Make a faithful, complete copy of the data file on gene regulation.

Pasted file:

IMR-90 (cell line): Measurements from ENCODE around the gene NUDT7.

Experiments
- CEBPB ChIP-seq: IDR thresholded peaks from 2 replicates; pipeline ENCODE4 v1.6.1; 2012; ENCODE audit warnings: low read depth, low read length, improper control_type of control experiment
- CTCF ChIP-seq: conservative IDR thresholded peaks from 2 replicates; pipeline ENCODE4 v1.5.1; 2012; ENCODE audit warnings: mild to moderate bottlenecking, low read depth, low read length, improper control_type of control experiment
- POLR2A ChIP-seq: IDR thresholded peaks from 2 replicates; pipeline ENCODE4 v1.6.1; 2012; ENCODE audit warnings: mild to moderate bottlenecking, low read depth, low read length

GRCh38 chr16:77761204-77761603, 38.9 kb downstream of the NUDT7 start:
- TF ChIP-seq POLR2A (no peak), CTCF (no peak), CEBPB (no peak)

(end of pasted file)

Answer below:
IMR-90 (cell line): Measurements from ENCODE around the gene NUDT7.

Experiments
- CEBPB ChIP-seq: IDR thresholded peaks from 2 replicates; pipeline ENCODE4 v1.6.1; 2012; ENCODE audit warnings: low read depth, low read length, improper control_type of control experiment
- CTCF ChIP-seq: conservative IDR thresholded peaks from 2 replicates; pipeline ENCODE4 v1.5.1; 2012; ENCODE audit warnings: mild to moderate bottlenecking, low read depth, low read length, improper control_type of control experiment
- POLR2A ChIP-seq: IDR thresholded peaks from 2 replicates; pipeline ENCODE4 v1.6.1; 2012; ENCODE audit warnings: mild to moderate bottlenecking, low read depth, low read length

GRCh38 chr16:77761204-77761603, 38.9 kb downstream of the NUDT7 start:
- TF ChIP-seq POLR2A (no peak), CTCF (no peak), CEBPB (no peak)